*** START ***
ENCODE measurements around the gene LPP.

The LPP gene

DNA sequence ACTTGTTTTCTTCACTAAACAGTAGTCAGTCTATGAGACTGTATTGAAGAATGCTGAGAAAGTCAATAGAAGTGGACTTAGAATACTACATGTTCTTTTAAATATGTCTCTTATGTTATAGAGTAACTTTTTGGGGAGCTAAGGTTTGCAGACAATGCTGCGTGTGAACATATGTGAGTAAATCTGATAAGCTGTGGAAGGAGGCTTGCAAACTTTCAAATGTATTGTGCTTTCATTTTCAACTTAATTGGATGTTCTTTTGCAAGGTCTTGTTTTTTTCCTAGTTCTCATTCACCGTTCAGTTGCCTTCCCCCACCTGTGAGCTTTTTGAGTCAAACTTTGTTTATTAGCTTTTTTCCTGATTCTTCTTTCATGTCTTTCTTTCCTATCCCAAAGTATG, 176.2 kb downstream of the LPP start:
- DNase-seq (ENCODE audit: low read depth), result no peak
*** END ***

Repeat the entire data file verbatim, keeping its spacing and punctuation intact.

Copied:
ENCODE measurements around the gene LPP.

The LPP gene

DNA sequence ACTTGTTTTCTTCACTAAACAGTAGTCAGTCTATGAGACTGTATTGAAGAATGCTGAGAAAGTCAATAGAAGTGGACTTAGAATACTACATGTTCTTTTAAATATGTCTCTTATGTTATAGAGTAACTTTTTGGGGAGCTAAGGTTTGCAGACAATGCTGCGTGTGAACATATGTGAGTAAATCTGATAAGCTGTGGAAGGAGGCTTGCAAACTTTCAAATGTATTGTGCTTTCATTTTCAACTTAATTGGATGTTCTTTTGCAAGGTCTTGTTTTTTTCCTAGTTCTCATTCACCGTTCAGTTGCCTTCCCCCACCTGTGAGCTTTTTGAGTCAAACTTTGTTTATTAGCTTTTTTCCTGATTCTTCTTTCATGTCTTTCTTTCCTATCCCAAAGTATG, 176.2 kb downstream of the LPP start:
- DNase-seq (ENCODE audit: low read depth), result no peak